Doris Lessing, who has died aged 94, was one of the major fiction writers of the second half of the 20th century and one of the most vividly representative literary figures of our times. She was not a committee woman of letters – far from it – but she stood for what it meant to be a writer throughout that long, noisy “now”.
She lived through some momentous transformations of her own vocation, from communist social realist to reluctant feminist, to Sufi seeker, to Cassandra, to self-appointed cosmic anthropologist. Her broad brow and steady gaze graced thousands of interviews and profiles . She talked with shrewd mockery about our fascination with artists’ lives – “they are our alter egos, because they are seen as free ‘Oh, for the life of a gypsy, Oh!'”. But then again (in a 1987 polemic, Prisons We Choose to Live Inside), she wrote : “I see writers generally in every country, as a unity, almost like an organism, which has been evolved by society as a means of examining itself.”
And anyway Lessing was a nomad, a tent-dweller. She did seem free, she allowed herself to be inconsistent – obsessive, humble, brilliant, banal, serene, truthful, teasing by turns. In the mid-1980s she perpetrated a hoax on her publishers Jonathan Cape, submitting a manuscript under the name Jane Somers, which they promptly rejected (The Diary of a Good Neighbour by Jane Somers was eventually published by Michael Joseph, Lessing’s first publisher). This, she argued, showed what’s in a name. Unknowns could not get a fair share of attention.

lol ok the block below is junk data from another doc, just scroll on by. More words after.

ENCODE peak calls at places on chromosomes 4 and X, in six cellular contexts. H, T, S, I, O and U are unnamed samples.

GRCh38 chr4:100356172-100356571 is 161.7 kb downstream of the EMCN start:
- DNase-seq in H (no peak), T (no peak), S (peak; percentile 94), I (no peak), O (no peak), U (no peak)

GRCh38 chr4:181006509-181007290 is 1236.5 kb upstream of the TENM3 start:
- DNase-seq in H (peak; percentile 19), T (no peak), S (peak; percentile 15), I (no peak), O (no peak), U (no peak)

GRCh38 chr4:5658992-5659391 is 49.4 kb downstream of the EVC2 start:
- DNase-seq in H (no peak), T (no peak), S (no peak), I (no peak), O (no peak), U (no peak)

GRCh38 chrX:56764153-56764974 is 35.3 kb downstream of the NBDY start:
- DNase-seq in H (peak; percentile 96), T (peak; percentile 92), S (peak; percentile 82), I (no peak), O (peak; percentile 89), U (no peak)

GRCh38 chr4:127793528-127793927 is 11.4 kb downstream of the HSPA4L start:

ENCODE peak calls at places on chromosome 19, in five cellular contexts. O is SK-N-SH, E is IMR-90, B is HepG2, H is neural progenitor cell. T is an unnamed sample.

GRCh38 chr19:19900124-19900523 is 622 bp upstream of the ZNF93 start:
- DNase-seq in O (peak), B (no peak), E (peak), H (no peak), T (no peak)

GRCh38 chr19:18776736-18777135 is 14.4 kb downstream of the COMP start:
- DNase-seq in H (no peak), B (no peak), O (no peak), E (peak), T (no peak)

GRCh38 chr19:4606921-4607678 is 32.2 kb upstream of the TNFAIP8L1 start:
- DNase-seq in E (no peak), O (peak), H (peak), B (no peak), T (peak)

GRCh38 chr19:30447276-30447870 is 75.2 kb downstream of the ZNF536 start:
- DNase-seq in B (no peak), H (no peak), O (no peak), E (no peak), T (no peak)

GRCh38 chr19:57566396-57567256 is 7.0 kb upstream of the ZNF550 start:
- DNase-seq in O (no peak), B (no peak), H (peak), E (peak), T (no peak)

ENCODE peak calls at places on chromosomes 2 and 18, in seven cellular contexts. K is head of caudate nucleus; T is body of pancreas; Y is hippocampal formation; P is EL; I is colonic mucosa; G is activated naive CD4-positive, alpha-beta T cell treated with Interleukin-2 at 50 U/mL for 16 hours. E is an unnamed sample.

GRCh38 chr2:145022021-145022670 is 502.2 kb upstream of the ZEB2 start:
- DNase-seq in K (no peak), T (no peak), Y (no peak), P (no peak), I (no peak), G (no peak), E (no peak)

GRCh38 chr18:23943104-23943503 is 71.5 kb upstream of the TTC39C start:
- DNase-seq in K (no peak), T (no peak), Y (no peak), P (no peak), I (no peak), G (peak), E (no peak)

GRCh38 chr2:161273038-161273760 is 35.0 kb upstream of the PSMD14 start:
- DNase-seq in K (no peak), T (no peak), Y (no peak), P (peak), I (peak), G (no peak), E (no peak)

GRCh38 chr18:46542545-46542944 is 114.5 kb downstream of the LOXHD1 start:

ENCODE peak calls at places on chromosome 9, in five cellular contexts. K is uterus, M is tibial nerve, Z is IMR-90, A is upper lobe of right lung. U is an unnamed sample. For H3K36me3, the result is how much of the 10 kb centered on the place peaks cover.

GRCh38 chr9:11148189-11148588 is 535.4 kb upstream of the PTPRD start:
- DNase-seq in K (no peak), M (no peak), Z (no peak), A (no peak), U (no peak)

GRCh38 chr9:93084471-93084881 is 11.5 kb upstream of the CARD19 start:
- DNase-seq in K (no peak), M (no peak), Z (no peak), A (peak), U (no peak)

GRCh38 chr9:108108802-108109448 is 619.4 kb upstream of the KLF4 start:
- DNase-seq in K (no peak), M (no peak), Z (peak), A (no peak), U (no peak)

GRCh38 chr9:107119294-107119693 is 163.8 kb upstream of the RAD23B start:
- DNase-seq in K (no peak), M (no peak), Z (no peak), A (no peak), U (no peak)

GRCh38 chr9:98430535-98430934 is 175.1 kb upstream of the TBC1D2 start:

But in fact, one could read this characteristically maverick gesture in quite another way – that Lessing spoke compulsively by now in tongues, in other people’s voices, and it was the dialogue among them that was the most fascinating thing. Splitting off one voice, the old-fashioned realist one, would no longer do the trick.
This restless power of self-invention may prove to have been her most distinctive quality. She was from the beginning a short-story writer and novelist of formidable originality  – The Grass Is Singing (1950), the Children of Violence sequence (1952-69), many of the short stories set in Africa (This Was the Old Chief’s Country, 1951) and above all The Golden Notebook (1962) are 20th-century classics.
Continue reading in The Guardian